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Credit: Christine Allen

All gardeners can name the time each year when their garden reaches its peak, the moment that they wait all year to witness. It may come with a display of spring bulbs, or the hues and textures of a brilliant autumn. For me it comes in early July when the big rambling roses in my garden are awash with their annual deluge of flowers.

In an era when so many roses have been bred for compact growth, large blooms and prolonged flowering, I still look to these sprawling, old-fashioned beauties for my greatest satisfaction. In full bloom, they have an impact that few other plants can command – not just in their visual presence, but also in the intensity of perfume that so many of them cast on the air, especially in the warmth of a summer evening.

For the best show as well as the best scent, choose a white-flowered variety, brilliant against a blue sky and glowing softly through the long twilight of midsummer. If you have the space, look for Rosa mulliganii, famous as the centrepiece of Vita Sackville-West’s Garden at Sissinghurst in England. Its huge size makes it just the right adornment for the average back fence, easily stretching along a 12-metre length but taking up considerably less room in width than the average cedar hedge. It is hardy, healthy, requires no pruning and very little care once established. As a bonus, its fierce thorns will discourage any vandal who contemplates hopping over into your backyard.

Conversely, if the location you have in mind is close to a path or over a deck where thorns would be a drawback, you might prefer a thornless variety like ‘Lykkefund.’ This Danish discovery, whose name means “lucky find,” will spread gracefully over some 4.5 to six metres. Its small, healthy leaves set off the highly scented flower clusters that look cream from a distance but on close inspection reveal tints of pink and pale gold. And it is exceptionally hardy, too.

‘Kiftsgate’ is probably the best known of all the giant ramblers and can be spectacular, although I find it more temperamental and not quite as generous in flower as Rosa mulliganii. ‘Bobbie James,’ ‘Wedding Day’ and the orange-blossom-scented ‘City of York’ are less vigorous and a little easier to train. ‘Seagull,’ with more petals to each little flower, makes a magnificent wave of foaming white.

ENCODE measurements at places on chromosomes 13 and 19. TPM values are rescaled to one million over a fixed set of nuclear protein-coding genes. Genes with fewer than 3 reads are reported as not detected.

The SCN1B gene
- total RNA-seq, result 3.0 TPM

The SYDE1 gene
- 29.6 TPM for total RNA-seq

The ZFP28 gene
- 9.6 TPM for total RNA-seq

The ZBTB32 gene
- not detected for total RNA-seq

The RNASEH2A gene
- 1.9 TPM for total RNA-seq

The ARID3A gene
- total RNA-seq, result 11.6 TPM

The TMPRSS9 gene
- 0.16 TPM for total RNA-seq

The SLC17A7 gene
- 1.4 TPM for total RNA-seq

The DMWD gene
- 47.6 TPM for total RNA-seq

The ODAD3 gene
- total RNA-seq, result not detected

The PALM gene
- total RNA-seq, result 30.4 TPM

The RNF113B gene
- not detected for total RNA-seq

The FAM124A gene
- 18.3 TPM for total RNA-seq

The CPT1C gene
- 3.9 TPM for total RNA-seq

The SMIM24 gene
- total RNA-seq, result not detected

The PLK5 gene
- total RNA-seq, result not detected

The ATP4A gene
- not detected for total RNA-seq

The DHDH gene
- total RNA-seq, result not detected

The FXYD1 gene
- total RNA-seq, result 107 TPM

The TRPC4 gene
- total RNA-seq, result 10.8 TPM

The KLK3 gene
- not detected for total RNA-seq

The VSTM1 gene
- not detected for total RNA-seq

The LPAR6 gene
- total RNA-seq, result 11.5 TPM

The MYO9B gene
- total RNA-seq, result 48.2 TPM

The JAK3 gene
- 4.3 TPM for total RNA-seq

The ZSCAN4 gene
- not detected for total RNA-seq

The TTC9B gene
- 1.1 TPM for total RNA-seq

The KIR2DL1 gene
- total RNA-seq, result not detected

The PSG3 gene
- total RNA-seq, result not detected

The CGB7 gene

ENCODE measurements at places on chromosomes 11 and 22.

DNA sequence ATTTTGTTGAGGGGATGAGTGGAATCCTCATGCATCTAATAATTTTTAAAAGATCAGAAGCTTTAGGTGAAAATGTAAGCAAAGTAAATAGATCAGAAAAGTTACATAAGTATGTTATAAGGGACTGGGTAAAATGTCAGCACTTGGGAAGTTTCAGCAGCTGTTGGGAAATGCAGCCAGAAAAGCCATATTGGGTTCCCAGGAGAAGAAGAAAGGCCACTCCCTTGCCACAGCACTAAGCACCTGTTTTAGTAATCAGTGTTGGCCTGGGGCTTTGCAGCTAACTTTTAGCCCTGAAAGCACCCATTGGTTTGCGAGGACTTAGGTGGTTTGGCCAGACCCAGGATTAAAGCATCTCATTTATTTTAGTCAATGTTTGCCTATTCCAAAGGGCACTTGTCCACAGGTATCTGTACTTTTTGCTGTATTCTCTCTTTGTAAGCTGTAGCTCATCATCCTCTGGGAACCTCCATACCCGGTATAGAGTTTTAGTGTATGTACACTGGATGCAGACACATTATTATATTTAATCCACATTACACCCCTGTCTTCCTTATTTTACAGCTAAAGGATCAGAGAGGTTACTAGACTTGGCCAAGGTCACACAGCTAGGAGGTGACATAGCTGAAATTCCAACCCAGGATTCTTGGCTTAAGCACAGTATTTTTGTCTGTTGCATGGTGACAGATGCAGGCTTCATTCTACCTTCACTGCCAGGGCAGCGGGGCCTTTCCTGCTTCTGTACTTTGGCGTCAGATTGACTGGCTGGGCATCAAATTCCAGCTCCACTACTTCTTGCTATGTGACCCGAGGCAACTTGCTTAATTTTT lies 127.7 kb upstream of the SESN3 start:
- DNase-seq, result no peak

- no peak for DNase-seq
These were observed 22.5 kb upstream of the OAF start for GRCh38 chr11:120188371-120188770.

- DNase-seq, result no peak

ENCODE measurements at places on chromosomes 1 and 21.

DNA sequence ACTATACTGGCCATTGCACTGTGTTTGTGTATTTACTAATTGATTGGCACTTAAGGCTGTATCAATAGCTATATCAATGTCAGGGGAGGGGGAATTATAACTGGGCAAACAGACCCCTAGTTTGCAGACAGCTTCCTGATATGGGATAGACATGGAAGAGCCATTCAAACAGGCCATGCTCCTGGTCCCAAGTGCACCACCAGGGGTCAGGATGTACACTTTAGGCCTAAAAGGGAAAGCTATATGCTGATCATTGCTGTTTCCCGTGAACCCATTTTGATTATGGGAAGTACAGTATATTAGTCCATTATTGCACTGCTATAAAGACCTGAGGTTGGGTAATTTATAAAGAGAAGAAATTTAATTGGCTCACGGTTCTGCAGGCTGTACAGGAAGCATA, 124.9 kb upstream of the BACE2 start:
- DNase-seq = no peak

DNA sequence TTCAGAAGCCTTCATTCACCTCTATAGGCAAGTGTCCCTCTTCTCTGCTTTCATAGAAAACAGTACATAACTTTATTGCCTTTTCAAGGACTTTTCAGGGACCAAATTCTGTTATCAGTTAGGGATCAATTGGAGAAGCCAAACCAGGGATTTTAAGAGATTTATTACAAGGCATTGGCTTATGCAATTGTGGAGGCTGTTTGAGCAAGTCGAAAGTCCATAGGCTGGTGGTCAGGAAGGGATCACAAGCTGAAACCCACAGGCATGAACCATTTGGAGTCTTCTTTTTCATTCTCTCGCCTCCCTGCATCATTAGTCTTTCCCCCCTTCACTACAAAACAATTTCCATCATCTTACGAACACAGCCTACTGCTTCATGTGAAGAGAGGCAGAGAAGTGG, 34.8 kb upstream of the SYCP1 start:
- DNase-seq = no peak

If you prefer a little more colour, ‘Paul’s Himalayan Musk’ has blush-pink, frilly blooms as romantic as a valentine, while ‘Félicité Perpétue’ has lipstick-pink buds that open into little white rosettes. The latter, along with its sister rose, ‘Adélaïde d’Orléans,’ a lovely mixture of pink buds and cream flowers with a scent like primroses, will remain evergreen in a mild winter, although neither sets fruit.

Best of all, both for generosity of flowers and haunting fragrance, is ‘Francis E. Lester,’ whose showers of pink and white are succeeded by bright-red berries, giving you another season of drama to look forward to when its summer splendour has faded. ‘Kew Rambler’ has similar flowers, as well as attractive blue-grey foliage that compensates for less scent and fewer winter berries.

All of the above achieve their impact with huge sprays of tiny flowers. For larger blooms and a wider choice of colours, the ramblers introduced by French nurseryman Albéric Barbier in the early years of the 20th century offer the kind of ruffled pastel flowers that appear in still lifes by the Old Masters. The rose he named for himself is a case in point, with its soft butter-yellow buds opening to cream flowers. Thorny ‘Albertine’ and smooth-stemmed ‘François Juranville’ are both a delicate salmon-pink, while ‘Léontine Gervais’ is peach-coloured.